An up-put-downable teen love story set in a scarily believable post-Brexit Britain.
After withdrawing from the EU, Britain (minus Scotland) is ruled by The Party whose flagship Immigration and Residency Act means anyone who is not British Born is subject to arrest and immediate deportation. A general election is imminent: all the polls are predicting The Party will be defeated and the opposition has promised to overturn the British Born policy. Romanian-born teen, Zara, hopes she has only a few more weeks of hiding before she can return to her life – and before she can go to the Police and share the information she has about her close friend Sophie’s death. It’s, therefore, not good timing when a chance encounter on the tube brings her face-to-face with Sophie’s brother, Ash. Zara’s curious how he’s coping with his sister’s death and reassures herself he doesn’t need to know she’s an illegal or about her friendship with Sophie. But, of course, things never work out as planned in the unpredictable world of politics and love.
This is a powerful book in terms of the issues it deals with, the gripping plot, and the technically impressive writing. Every detail is extraordinarily clever and every word carefully chosen with some envy-provoking descriptions. The chapters oscillate been Zara and Ash’s viewpoints and, unusually for a teen / YA story, it’s written in third person, present tense. This use of a third person viewpoint, however, effectively avoids the confusion often associated with dual narratives while the present tense gives us real immediacy. In fact, it’s so perfect, I’m surprised more authors don’t adopt this approach.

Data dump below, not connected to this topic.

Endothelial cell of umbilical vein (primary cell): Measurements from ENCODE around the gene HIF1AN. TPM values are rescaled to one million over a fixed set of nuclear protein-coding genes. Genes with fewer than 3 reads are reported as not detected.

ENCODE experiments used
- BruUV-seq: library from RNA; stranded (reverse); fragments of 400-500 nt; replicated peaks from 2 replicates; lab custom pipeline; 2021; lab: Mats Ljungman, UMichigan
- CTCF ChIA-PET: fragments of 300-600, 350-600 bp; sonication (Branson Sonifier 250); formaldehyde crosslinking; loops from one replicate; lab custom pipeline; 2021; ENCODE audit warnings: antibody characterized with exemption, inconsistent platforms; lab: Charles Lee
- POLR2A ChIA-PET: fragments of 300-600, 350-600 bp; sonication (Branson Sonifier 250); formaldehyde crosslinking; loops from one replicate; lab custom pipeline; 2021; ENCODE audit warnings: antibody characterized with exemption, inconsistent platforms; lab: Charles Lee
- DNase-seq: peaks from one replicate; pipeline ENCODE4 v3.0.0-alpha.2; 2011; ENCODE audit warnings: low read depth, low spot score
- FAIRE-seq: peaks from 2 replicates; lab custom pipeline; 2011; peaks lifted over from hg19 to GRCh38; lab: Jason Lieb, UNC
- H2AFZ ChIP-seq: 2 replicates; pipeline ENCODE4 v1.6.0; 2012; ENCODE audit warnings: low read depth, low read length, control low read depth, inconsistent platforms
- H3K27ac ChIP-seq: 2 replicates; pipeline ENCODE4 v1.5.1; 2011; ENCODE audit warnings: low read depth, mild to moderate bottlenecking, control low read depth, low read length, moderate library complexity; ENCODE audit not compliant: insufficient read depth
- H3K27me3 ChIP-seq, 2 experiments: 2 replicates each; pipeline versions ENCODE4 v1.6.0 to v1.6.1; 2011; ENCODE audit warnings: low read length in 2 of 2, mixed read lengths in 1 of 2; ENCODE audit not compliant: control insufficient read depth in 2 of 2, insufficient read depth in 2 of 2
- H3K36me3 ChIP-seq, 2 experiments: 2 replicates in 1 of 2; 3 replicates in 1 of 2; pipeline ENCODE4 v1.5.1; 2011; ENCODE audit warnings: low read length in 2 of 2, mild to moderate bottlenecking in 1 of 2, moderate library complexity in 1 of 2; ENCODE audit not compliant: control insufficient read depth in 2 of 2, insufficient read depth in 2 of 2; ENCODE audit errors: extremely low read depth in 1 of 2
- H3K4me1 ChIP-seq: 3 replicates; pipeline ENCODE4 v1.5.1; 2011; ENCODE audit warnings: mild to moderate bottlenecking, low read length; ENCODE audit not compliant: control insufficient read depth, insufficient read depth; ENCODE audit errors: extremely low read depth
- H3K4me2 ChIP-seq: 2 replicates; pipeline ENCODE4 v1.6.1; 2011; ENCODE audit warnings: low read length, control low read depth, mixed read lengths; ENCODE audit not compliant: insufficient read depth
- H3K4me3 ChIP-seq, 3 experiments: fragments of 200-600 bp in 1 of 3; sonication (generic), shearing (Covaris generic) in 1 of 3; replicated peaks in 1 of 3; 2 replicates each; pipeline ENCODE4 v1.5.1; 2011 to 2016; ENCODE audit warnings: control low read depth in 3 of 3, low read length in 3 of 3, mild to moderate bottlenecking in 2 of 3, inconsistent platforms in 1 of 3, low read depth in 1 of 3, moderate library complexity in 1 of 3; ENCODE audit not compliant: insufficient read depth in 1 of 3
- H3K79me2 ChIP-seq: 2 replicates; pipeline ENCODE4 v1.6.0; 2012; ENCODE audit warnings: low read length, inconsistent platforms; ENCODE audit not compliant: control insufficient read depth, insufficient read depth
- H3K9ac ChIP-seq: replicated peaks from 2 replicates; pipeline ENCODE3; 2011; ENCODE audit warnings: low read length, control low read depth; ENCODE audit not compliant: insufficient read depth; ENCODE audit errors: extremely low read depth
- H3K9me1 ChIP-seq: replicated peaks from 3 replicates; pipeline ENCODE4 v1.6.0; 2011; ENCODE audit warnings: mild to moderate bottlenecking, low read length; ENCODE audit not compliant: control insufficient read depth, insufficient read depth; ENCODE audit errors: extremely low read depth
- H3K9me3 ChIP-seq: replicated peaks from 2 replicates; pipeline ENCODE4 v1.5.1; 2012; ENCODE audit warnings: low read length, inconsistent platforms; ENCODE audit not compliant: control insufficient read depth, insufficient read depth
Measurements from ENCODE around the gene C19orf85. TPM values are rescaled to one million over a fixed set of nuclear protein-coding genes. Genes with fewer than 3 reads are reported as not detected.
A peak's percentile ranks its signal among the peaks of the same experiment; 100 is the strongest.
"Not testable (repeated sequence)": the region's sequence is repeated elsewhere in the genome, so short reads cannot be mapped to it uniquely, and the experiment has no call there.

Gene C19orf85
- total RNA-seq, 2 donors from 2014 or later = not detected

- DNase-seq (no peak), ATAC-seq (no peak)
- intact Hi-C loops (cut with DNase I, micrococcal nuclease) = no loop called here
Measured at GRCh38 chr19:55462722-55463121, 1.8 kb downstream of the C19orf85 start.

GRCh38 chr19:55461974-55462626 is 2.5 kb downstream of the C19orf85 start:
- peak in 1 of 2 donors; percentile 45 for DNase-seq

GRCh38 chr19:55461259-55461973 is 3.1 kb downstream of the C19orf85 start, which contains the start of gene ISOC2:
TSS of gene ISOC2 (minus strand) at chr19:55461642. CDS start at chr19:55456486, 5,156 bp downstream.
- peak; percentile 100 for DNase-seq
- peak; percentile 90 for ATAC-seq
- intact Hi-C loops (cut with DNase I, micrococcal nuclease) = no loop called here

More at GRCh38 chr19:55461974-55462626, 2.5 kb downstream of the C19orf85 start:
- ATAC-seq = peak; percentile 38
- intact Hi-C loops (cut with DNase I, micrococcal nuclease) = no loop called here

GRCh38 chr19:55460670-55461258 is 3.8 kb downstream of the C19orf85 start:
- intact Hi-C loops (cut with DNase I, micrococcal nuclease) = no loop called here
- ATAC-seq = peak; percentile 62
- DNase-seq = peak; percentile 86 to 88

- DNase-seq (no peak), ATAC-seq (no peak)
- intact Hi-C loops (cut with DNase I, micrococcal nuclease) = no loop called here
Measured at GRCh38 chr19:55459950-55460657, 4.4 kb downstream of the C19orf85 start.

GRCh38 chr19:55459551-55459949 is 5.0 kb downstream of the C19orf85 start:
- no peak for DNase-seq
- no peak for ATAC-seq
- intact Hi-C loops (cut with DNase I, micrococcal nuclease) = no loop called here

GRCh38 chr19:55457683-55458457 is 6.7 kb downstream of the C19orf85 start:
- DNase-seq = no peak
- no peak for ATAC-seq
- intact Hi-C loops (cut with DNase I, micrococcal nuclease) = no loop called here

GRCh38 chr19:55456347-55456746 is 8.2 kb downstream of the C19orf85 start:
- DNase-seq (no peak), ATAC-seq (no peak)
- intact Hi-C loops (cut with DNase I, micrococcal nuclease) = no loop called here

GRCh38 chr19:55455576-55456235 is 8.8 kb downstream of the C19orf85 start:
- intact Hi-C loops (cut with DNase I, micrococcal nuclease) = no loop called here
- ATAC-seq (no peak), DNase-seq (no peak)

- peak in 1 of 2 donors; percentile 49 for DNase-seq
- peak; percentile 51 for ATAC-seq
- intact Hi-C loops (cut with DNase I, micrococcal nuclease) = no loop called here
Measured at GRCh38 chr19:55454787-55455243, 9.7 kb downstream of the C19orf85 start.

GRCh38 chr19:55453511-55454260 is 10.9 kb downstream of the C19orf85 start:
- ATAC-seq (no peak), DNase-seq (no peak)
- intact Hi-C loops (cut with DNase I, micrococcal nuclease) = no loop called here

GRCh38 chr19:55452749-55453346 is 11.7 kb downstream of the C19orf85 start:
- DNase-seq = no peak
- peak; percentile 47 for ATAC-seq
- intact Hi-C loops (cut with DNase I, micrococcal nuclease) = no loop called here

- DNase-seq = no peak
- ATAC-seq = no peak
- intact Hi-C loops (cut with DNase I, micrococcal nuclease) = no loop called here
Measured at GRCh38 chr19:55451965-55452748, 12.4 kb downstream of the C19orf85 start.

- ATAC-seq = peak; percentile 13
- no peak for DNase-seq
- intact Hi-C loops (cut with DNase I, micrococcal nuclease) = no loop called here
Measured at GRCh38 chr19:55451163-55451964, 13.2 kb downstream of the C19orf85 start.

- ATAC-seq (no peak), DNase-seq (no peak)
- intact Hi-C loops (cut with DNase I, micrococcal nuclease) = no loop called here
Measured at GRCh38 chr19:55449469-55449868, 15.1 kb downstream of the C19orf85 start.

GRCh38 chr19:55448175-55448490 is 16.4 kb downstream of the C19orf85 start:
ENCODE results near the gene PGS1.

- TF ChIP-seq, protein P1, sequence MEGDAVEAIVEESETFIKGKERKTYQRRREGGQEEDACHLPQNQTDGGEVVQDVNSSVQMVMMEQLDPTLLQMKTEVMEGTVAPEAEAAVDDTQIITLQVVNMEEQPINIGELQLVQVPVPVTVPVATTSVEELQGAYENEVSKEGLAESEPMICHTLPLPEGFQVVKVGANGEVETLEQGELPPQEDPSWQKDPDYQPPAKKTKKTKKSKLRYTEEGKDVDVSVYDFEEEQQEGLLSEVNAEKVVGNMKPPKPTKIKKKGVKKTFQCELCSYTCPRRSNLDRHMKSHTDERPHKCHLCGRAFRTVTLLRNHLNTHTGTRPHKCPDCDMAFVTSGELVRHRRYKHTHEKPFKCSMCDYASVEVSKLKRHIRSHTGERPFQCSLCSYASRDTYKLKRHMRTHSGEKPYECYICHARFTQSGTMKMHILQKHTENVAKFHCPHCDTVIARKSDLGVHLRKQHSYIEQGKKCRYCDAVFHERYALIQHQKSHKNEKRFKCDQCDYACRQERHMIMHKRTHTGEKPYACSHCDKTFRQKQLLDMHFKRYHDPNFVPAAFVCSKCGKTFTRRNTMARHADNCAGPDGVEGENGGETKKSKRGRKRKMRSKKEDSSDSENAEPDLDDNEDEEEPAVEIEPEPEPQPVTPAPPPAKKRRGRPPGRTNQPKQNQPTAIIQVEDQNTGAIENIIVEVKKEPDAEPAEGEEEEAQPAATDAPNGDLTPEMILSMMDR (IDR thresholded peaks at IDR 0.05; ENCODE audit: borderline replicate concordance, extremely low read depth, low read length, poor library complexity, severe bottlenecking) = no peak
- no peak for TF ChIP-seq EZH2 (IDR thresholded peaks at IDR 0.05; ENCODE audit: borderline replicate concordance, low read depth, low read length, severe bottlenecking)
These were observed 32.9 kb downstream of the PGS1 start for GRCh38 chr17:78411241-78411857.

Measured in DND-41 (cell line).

Our two main characters are both sympathetic and entirely believable and it’s refreshing to meet two teens who don’t have attitudes and are genuinely interested in their studies. I particularly liked the way that the letters Ash writes (and then burns) to his dead sister reveal a lot about his character while simultaneously pushing the plot forward. Similarly, Ash’s ability to turn any time into the precise number of seconds both illustrates his intelligence while also effectively ramping up the tension in the plot.
The plot is totally gripping if, at times, a little uncomfortably close to where our post-Brexit Britain could go. It’s not difficult to guess the outcome of the crucial election but the other plot twists and turns lack predictability and the climax had me shouting at the pages, not to mention calling out to Ash’s pet dog, Lulu.
If you enjoyed this and are looking for other teen reads with a political twist, you might want to try another post-Brexit story in Fiona Shaw’s Outwalkers. Alternatively, why not try another teen love story against a political backdrop in the powerful and addictive Riot by Sarah Mussi.
Publication Date: August 2020
Author: Tracey Mathias